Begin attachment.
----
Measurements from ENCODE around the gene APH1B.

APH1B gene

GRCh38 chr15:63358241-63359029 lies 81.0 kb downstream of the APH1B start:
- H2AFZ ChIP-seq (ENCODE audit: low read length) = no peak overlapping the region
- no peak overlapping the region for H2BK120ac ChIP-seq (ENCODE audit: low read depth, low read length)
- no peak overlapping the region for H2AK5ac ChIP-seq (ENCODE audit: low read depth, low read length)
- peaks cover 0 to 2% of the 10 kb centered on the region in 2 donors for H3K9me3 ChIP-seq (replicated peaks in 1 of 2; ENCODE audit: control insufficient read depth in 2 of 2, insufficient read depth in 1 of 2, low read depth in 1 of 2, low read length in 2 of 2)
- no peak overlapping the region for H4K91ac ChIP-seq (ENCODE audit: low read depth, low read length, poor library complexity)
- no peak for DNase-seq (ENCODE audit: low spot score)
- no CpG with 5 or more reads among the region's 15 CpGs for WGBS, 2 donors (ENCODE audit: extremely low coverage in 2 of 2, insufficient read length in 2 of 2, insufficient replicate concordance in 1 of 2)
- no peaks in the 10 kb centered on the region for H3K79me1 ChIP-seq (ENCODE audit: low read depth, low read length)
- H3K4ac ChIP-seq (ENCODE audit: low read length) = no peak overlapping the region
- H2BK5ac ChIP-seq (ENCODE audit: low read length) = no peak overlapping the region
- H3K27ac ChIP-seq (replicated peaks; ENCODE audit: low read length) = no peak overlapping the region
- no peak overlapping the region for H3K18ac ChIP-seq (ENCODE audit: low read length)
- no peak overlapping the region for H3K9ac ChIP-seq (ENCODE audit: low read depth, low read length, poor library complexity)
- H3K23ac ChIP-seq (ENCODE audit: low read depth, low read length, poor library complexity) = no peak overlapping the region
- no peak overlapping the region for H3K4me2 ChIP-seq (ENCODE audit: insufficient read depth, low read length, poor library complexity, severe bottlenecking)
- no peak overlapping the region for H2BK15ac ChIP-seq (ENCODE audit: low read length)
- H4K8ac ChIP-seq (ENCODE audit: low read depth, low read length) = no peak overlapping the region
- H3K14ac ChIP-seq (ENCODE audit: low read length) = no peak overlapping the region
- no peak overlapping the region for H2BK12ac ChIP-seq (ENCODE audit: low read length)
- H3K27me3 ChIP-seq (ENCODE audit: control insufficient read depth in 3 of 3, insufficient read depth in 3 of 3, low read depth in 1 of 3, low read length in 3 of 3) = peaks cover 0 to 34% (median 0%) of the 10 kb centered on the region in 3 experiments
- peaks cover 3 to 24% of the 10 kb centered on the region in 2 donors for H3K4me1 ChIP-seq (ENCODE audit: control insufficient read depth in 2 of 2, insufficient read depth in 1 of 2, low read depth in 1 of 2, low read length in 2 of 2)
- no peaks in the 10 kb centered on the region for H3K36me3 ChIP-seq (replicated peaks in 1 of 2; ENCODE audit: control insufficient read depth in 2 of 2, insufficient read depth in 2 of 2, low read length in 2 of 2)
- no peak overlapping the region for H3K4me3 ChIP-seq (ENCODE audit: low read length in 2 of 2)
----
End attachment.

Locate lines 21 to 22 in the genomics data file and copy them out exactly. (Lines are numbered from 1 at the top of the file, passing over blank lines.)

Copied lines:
- H3K14ac ChIP-seq (ENCODE audit: low read length) = no peak overlapping the region
- no peak overlapping the region for H2BK12ac ChIP-seq (ENCODE audit: low read length)